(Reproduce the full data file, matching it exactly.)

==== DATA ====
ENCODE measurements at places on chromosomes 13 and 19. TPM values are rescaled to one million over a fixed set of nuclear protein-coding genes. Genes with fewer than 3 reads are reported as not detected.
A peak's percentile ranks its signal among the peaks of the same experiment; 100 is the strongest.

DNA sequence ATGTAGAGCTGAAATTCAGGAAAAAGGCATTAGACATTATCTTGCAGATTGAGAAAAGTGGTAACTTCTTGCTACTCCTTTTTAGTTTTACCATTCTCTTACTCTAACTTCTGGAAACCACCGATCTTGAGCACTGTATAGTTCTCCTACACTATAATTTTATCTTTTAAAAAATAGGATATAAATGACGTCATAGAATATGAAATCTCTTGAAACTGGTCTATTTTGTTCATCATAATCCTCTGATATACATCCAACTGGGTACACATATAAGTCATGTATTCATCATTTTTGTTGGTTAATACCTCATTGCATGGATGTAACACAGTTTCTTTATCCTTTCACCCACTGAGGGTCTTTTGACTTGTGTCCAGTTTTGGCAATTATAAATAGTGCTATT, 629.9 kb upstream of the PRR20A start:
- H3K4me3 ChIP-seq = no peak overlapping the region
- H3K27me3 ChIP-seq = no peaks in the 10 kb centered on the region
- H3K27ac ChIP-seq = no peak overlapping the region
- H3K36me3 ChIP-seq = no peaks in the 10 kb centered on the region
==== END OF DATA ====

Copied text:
ENCODE measurements at places on chromosomes 13 and 19. TPM values are rescaled to one million over a fixed set of nuclear protein-coding genes. Genes with fewer than 3 reads are reported as not detected.
A peak's percentile ranks its signal among the peaks of the same experiment; 100 is the strongest.

DNA sequence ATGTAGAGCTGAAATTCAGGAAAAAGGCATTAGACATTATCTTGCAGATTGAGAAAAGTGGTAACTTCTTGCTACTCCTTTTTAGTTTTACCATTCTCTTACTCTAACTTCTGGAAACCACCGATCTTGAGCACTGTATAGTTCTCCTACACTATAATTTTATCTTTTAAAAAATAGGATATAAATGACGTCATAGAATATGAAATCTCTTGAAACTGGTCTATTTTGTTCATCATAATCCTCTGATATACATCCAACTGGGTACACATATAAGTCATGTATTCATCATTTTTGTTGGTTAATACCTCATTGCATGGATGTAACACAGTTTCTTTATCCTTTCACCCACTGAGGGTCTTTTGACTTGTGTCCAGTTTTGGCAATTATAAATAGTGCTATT, 629.9 kb upstream of the PRR20A start:
- H3K4me3 ChIP-seq = no peak overlapping the region
- H3K27me3 ChIP-seq = no peaks in the 10 kb centered on the region
- H3K27ac ChIP-seq = no peak overlapping the region
- H3K36me3 ChIP-seq = no peaks in the 10 kb centered on the region